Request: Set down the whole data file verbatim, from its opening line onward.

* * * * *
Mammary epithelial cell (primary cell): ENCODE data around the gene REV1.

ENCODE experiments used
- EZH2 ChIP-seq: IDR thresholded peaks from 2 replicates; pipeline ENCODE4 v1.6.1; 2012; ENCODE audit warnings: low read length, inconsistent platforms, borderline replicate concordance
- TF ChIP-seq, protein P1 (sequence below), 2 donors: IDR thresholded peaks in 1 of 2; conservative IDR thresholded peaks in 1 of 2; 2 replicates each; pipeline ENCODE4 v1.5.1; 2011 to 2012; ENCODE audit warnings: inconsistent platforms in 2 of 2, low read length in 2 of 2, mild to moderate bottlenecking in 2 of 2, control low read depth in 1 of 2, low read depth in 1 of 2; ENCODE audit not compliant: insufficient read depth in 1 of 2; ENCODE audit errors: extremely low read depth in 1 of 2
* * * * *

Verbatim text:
Mammary epithelial cell (primary cell): ENCODE data around the gene REV1.

ENCODE experiments used
- EZH2 ChIP-seq: IDR thresholded peaks from 2 replicates; pipeline ENCODE4 v1.6.1; 2012; ENCODE audit warnings: low read length, inconsistent platforms, borderline replicate concordance
- TF ChIP-seq, protein P1 (sequence below), 2 donors: IDR thresholded peaks in 1 of 2; conservative IDR thresholded peaks in 1 of 2; 2 replicates each; pipeline ENCODE4 v1.5.1; 2011 to 2012; ENCODE audit warnings: inconsistent platforms in 2 of 2, low read length in 2 of 2, mild to moderate bottlenecking in 2 of 2, control low read depth in 1 of 2, low read depth in 1 of 2; ENCODE audit not compliant: insufficient read depth in 1 of 2; ENCODE audit errors: extremely low read depth in 1 of 2